Those who take their training and racing seriously are always looking for something to give them an edge — that marginal gain — including nutritional supplements. So much has been promised to us in pill form, it’s created a multi-billion-dollar industry. Those promises carry into enhanced endurance performance. And many athletes have resorted to the morning supplement cocktail believing it will make them better cyclists. But there’s a dark side. Those cocktails can actually hurt performance, certainly affect health, and lead to even darker, ethically-challenged places.Today, we’re going to talk about supplements and our concerns with them, and then cover a few foods that actually do work.We’ll discuss:- We thought about bashing all the supplements that don'’t work, but then realized we only have an hour. So instead, Trevor will read a description of every supplement that does work. That list combined with a discussion of its sources will cover the first three minutes.- We'll talk about supplements in general and why they can be a big concern.- And with those concerns in context, we’ll start addressing things that have been proven to help, staring with pickle juice.- Next on our list is beet root juice which can not only help performance, but has been shown to have health benefits as well.- Believe it or not, we’re going to talk about chocolate — or more specifically the active ingredient, cocoa flavonoids, which also, surprisingly, have both performance and health benefits.- That, of course, leads to something that frequently comes up in the sports nutrition literature — chocolate milk. It’s as effective as most recovery mixes. So, the key question is how effective are the mixes?- Finally, we’ll revisit the ketogenic diet and specifically supplementing with ketone esters.- Our primary guest today is Ryan Kohler, the manager of the University of Colorado Sports Medicine and Performance Center who holds a masters degree in sports nutrition and exercise science. Ryan has helped Trevor and I with many previous articles and behind-the-scenes work with some of our experiments, shall we call them. We’re excited to finally get him in front of the mic, even if he is a little shy.In addition, we'll talk with world-renowned coach Joe Friel, author of the definitive book on training, "The Cyclists Training Bible." We asked Joe his opinion about supplementation based on decades of coaching. We'll also hear from endurance mountain biker Rebecca Rusch and Apex Coaching owner Neal Henderson, the personal coach of world time trial champion Rohan Dennis. They'll each give us their thoughts on supplements and a few things they've found that work.
11 Jan 2019
VN Interviews: Jeremy Powers
"There’s no question there’s static there," Jeremy Powers says of his relationship with former protegé Stephen Hyde. So how does it feel when the apprentice becomes the master? Caley Fretz sits down with cyclocross star Powers to talk about fatherhood, Powers' relationship with Hyde, and the little Belgium that is Western Massachusetts cyclocross.
28 Sep 2017
PYSO, ep. 56: Jolanda Neff on competition, overcoming injuries, and YouTubing
Road bikes, cyclocross bikes, mountain bikes, and motorbikes — Neff loves riding them all. On this episode, the multi-time world champ talks about the special Swiss cycling programs that helped propel her to the top. Bobby and Gus speak with Neff about her early days of competition (she won the first race she entered at age six), overcoming injuries, and her new series Jolanda Land on YouTube. After getting stuck in the U.S. for 2.5 months because of travel restrictions, Neff is back in Switzerland now for a national training camp, where eight of the nine riders have world junior titles to their names. How does Switzerland create such successful riders? Part of it, Neff believes, is the unique race formats for young kids that prioritize handling skills and not just pedaling. Like many Olympic-bound athletes, the coronavirus pandemic has changed Neff's life and timing, but after the Swiss star suffered a terrible crash in December, the extra preparation time is probably a blessing.Neff, a veteran of the Rio Olympic where she placed eighth in the road race and sixth in the cross-country mountain bike race, talks with Bobby, an Olympic medalist himself, about lessons she wants to take into the Tokyo Olympics. Forefront among them, is advocating to have trusted female staff with her. "I need to have the people around me in those days before the Olympics and during the Olympics that I've been working with for years," she says. "In Rio, we did not have one single female person on staff. I get along great with men, that's no problem. But at the competition, you need a certain balance and especially for me, my physio that I've been working with for years, she is a girl. She was not selected to go to the Olympics. So I've been working on that very much."At the coming Olympics, Neff will be unable to race both road and mountain because the two competitions are on the same day.Outside of the Olympics, Neff recently launched a YouTube channel."I want to show people cycling is social. It's fun. It's great. It keeps you fit. I don't want to show like, 'ah, it's so hard to train and everyone who's at that level has to put in work and has to train hard,'" she says. "For me, what got me into mountain biking and what I want to inspire other people to get into mountain biking is the fun, the social aspect."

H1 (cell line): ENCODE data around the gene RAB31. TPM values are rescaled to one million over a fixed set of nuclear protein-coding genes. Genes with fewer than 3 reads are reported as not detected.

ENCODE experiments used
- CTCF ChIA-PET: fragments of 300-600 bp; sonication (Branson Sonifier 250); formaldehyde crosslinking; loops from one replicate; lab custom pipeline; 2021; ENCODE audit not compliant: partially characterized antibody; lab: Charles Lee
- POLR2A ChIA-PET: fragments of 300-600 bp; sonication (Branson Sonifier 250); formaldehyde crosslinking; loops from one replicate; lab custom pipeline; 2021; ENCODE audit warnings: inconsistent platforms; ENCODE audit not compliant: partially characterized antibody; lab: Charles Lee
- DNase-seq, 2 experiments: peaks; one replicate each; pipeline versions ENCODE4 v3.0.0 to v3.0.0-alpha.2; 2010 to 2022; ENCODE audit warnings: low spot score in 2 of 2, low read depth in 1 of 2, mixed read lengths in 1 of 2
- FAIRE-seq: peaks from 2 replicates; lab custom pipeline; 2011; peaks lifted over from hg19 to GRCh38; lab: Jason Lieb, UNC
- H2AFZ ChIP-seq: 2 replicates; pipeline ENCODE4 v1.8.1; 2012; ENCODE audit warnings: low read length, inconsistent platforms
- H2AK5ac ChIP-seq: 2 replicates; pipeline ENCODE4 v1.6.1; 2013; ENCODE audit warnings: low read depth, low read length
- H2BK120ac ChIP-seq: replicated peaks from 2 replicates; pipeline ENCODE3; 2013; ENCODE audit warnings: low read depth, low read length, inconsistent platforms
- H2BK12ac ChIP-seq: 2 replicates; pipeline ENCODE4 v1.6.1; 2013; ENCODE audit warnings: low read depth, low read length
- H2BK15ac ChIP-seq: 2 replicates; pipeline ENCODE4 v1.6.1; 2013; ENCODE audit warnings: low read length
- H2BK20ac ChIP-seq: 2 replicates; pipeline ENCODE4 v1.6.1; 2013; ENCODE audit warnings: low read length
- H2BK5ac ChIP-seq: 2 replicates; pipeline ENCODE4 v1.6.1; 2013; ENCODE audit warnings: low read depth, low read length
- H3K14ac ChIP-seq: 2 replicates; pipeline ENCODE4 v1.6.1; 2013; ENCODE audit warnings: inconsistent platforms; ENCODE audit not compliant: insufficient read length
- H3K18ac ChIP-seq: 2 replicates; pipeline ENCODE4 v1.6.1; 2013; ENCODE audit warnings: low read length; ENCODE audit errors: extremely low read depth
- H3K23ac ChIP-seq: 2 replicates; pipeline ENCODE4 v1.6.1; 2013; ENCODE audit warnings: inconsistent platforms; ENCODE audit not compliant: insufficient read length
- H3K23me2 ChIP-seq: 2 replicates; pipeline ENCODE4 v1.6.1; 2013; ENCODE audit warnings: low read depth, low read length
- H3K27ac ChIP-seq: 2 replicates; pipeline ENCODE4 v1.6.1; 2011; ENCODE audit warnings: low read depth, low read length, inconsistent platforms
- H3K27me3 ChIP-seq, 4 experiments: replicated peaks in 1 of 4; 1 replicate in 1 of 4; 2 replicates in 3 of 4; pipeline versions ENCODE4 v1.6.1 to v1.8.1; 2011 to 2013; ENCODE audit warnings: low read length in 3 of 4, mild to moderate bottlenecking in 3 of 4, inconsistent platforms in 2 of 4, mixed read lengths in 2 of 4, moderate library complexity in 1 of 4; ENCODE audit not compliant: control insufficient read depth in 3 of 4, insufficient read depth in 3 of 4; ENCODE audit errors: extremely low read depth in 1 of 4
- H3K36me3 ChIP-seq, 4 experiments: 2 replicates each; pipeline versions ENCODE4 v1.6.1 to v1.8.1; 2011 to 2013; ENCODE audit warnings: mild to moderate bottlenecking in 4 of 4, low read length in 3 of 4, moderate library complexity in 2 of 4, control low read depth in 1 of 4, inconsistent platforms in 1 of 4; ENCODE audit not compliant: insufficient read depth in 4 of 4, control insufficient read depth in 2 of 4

11 Jun 2020